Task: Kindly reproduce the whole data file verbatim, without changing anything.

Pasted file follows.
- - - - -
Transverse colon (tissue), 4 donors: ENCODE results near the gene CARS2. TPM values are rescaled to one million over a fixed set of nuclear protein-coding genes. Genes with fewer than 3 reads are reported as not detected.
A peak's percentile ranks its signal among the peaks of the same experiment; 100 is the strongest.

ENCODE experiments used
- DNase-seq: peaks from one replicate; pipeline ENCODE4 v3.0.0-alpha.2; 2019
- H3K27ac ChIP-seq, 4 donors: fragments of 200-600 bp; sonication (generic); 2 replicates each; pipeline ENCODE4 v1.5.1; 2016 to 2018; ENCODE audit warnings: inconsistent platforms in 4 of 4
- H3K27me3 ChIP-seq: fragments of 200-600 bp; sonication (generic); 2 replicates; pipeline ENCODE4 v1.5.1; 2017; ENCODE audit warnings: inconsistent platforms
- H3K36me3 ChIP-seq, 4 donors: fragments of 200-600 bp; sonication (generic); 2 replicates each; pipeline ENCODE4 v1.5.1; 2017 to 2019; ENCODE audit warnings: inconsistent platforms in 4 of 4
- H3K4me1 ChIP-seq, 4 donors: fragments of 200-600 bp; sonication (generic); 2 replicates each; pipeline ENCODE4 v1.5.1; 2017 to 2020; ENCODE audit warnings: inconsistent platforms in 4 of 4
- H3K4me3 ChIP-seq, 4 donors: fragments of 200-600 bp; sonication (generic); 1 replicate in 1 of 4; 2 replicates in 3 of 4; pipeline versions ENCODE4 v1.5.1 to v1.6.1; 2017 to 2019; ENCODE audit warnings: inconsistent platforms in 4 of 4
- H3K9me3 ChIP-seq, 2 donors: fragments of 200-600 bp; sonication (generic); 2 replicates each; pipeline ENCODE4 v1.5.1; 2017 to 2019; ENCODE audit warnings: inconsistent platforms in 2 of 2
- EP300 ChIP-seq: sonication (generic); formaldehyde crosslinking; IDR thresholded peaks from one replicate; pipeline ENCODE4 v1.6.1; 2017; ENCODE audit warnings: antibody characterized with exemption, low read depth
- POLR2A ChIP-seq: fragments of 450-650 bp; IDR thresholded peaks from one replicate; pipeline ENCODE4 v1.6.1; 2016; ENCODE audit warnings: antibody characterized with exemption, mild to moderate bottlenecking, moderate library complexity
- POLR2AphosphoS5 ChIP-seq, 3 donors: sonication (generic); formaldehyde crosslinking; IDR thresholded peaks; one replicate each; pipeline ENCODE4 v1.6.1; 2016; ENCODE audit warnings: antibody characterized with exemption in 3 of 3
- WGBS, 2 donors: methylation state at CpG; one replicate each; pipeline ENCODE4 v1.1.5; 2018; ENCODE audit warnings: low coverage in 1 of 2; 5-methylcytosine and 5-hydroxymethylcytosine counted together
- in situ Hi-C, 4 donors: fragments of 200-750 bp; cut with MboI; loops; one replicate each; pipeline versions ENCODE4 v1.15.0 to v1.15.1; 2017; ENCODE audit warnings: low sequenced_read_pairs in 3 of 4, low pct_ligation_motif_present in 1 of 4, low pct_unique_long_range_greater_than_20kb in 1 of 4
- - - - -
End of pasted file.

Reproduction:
Transverse colon (tissue), 4 donors: ENCODE results near the gene CARS2. TPM values are rescaled to one million over a fixed set of nuclear protein-coding genes. Genes with fewer than 3 reads are reported as not detected.
A peak's percentile ranks its signal among the peaks of the same experiment; 100 is the strongest.

ENCODE experiments used
- DNase-seq: peaks from one replicate; pipeline ENCODE4 v3.0.0-alpha.2; 2019
- H3K27ac ChIP-seq, 4 donors: fragments of 200-600 bp; sonication (generic); 2 replicates each; pipeline ENCODE4 v1.5.1; 2016 to 2018; ENCODE audit warnings: inconsistent platforms in 4 of 4
- H3K27me3 ChIP-seq: fragments of 200-600 bp; sonication (generic); 2 replicates; pipeline ENCODE4 v1.5.1; 2017; ENCODE audit warnings: inconsistent platforms
- H3K36me3 ChIP-seq, 4 donors: fragments of 200-600 bp; sonication (generic); 2 replicates each; pipeline ENCODE4 v1.5.1; 2017 to 2019; ENCODE audit warnings: inconsistent platforms in 4 of 4
- H3K4me1 ChIP-seq, 4 donors: fragments of 200-600 bp; sonication (generic); 2 replicates each; pipeline ENCODE4 v1.5.1; 2017 to 2020; ENCODE audit warnings: inconsistent platforms in 4 of 4
- H3K4me3 ChIP-seq, 4 donors: fragments of 200-600 bp; sonication (generic); 1 replicate in 1 of 4; 2 replicates in 3 of 4; pipeline versions ENCODE4 v1.5.1 to v1.6.1; 2017 to 2019; ENCODE audit warnings: inconsistent platforms in 4 of 4
- H3K9me3 ChIP-seq, 2 donors: fragments of 200-600 bp; sonication (generic); 2 replicates each; pipeline ENCODE4 v1.5.1; 2017 to 2019; ENCODE audit warnings: inconsistent platforms in 2 of 2
- EP300 ChIP-seq: sonication (generic); formaldehyde crosslinking; IDR thresholded peaks from one replicate; pipeline ENCODE4 v1.6.1; 2017; ENCODE audit warnings: antibody characterized with exemption, low read depth
- POLR2A ChIP-seq: fragments of 450-650 bp; IDR thresholded peaks from one replicate; pipeline ENCODE4 v1.6.1; 2016; ENCODE audit warnings: antibody characterized with exemption, mild to moderate bottlenecking, moderate library complexity
- POLR2AphosphoS5 ChIP-seq, 3 donors: sonication (generic); formaldehyde crosslinking; IDR thresholded peaks; one replicate each; pipeline ENCODE4 v1.6.1; 2016; ENCODE audit warnings: antibody characterized with exemption in 3 of 3
- WGBS, 2 donors: methylation state at CpG; one replicate each; pipeline ENCODE4 v1.1.5; 2018; ENCODE audit warnings: low coverage in 1 of 2; 5-methylcytosine and 5-hydroxymethylcytosine counted together
- in situ Hi-C, 4 donors: fragments of 200-750 bp; cut with MboI; loops; one replicate each; pipeline versions ENCODE4 v1.15.0 to v1.15.1; 2017; ENCODE audit warnings: low sequenced_read_pairs in 3 of 4, low pct_ligation_motif_present in 1 of 4, low pct_unique_long_range_greater_than_20kb in 1 of 4